Brooklyn's toughest female detective takes on Dallas in this "violent, sexy, and completely absorbing" Edgar Award nominee, the first novel in the acclaimed Betty Rhyzyhk series (Kirkus Reviews).
Dallas, Texas is not for the faint of heart. Good thing for Betty Rhyzyk she's from a family of take-no-prisoners Brooklyn police detectives. But her Big Apple wisdom will only get her so far when she relocates to The Big D, where Mexican drug cartels and cult leaders, deadbeat skells and society wives all battle for sunbaked turf. Betty is as tough as the best of them, but she's deeply shaken when her first investigation goes sideways. Battling a group of unruly subordinates, a persistent stalker, a formidable criminal organization, and an unsupportive girlfriend, the unbreakable Detective Betty Rhyzyk may be reaching her limit. Combining the colorful pyrotechnics of Breaking Bad with the best of the gritty crime genre, The Dime is Kathleen Kent's brilliant mystery debut and the launch of a sensational new series.
"Only a fan blowing in the right direction could flip the pages of this lightning-paced tale any faster." --Minneapolis Star Tribune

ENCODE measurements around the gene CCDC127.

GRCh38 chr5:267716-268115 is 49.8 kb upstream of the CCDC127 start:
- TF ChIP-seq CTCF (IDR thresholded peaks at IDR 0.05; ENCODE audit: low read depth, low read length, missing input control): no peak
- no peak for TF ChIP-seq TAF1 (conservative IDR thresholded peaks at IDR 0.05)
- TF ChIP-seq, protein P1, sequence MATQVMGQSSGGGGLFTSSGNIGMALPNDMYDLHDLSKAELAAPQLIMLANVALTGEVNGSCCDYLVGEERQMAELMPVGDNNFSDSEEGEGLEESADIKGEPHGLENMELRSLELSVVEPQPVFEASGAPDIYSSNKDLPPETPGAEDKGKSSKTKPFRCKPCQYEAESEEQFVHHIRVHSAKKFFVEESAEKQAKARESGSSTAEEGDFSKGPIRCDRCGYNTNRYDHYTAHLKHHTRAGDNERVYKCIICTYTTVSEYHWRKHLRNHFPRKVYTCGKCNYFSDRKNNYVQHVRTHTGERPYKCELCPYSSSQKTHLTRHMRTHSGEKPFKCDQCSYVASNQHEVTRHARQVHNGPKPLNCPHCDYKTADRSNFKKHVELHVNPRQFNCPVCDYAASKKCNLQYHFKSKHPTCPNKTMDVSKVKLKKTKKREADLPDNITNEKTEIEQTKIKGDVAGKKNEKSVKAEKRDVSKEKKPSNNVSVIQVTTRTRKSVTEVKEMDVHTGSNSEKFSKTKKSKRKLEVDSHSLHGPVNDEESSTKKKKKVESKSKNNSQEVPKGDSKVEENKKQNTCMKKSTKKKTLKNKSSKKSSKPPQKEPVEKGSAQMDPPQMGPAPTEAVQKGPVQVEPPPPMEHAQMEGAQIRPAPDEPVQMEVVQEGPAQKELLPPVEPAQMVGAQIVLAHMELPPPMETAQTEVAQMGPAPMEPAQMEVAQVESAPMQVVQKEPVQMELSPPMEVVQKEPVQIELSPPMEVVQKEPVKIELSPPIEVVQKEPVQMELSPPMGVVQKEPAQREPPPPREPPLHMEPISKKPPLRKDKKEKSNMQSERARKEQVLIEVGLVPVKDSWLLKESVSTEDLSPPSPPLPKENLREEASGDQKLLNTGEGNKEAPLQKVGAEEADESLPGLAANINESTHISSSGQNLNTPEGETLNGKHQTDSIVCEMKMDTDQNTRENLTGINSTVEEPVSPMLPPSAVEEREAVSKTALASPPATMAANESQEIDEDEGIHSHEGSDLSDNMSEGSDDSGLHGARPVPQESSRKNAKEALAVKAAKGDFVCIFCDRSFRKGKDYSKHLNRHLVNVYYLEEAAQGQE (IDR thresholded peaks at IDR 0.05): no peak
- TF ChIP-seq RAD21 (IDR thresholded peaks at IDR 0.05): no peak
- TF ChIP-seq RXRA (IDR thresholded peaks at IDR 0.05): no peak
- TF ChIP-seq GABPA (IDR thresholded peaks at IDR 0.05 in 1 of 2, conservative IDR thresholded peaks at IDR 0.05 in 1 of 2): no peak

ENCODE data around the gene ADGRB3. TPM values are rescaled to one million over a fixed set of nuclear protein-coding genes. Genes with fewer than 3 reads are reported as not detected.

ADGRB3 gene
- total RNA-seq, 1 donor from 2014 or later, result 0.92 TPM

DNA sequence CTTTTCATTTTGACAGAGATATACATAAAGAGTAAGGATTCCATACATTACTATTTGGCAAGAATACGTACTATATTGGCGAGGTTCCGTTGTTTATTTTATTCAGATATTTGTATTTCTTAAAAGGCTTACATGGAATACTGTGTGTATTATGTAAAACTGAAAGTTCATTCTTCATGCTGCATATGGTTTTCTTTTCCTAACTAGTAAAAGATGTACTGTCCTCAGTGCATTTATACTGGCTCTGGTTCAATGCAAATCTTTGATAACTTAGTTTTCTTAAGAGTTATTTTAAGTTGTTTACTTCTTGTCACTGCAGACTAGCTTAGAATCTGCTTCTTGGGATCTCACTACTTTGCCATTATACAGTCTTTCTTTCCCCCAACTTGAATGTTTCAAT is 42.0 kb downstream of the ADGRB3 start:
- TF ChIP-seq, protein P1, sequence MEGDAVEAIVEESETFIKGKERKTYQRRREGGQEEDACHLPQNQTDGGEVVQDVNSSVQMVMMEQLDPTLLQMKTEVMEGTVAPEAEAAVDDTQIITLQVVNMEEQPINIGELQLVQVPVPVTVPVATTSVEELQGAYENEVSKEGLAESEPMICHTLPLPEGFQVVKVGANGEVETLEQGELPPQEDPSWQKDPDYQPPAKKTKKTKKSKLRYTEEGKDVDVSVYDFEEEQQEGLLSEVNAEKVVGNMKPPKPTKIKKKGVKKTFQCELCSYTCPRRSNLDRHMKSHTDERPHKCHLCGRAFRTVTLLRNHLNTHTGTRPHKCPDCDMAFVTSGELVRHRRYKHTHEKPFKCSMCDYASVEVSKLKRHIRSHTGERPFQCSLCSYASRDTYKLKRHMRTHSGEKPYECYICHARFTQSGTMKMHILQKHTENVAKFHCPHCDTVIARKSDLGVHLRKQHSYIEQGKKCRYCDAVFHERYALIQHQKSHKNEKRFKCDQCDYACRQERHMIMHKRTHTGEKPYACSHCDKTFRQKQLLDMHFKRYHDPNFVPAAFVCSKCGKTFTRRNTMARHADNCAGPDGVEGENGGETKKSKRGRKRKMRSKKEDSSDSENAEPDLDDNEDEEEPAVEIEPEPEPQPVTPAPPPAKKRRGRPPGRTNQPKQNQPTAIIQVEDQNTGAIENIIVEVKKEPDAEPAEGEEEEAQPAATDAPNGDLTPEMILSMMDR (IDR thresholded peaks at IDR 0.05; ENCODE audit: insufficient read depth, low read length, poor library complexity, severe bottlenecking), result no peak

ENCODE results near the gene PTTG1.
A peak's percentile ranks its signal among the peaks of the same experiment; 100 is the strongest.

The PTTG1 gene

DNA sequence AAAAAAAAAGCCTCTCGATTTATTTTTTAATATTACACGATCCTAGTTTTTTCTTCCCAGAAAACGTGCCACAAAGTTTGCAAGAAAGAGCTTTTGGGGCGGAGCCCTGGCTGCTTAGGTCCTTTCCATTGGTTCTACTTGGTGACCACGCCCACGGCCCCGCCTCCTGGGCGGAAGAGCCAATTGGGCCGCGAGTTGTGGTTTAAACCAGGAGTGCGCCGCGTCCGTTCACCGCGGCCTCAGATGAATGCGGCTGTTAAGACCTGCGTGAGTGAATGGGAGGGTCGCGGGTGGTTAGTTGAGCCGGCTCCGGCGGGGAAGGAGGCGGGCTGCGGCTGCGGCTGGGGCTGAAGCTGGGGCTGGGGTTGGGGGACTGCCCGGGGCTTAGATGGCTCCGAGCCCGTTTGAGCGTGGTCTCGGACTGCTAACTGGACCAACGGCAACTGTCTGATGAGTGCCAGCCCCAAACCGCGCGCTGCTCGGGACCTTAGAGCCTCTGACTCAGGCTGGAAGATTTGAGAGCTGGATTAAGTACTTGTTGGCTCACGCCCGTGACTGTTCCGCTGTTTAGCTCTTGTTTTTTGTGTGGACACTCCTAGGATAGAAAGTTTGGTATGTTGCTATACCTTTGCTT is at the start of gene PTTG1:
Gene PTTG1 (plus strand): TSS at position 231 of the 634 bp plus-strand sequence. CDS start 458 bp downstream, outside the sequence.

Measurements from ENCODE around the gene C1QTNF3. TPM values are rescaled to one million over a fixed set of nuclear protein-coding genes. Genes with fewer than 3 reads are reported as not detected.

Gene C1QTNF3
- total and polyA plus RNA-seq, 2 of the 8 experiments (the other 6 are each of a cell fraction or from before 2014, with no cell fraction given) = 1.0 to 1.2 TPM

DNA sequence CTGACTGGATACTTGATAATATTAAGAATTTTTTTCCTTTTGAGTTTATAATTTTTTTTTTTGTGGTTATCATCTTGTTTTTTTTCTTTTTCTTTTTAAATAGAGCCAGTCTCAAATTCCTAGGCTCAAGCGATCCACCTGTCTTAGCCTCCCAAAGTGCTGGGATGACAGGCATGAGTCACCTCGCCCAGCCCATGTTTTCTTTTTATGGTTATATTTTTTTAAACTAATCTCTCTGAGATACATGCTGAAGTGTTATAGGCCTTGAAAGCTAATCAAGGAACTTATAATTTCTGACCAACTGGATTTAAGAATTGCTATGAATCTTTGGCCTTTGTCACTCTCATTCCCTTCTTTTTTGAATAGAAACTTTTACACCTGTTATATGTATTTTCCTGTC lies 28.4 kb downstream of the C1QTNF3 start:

Det. Betty Rhyzyk, a tough-as-nails Brooklyn cop transplanted to Dallas and the narrator of historical novelist Kent's outstanding first crime novel, works undercover in narcotics. At almost six feet tall with flaming red hair and a steady girlfriend, she's not the norm in Texas. When her latest case, involving notorious cocaine dealer Tom s "El Gitano" Ruiz, goes sour and leaves a stack of bodies, she's understandably shaken and pissed off when the matter is turned over to homicide; Betty isn't one to let things go. So she and her team, including partner Seth Dutton, continue to work the case on the sly, and it seems the case is working Betty, too, when a nasty present from a crime scene turns up in her apartment, courtesy of a stalker who waltzed in unbeknownst to Betty's doctor girlfriend, Jackie, and left unnoticed. As the tension grows, Betty isn't sure that the cartels are responsible, and her sources agree this looks like something much closer to home and even more dangerous. Kent (The Outcasts) never sacrifices robust characters, or biting humor, during scenes of brutal violence, which, though disturbing, are essential to the rich plot.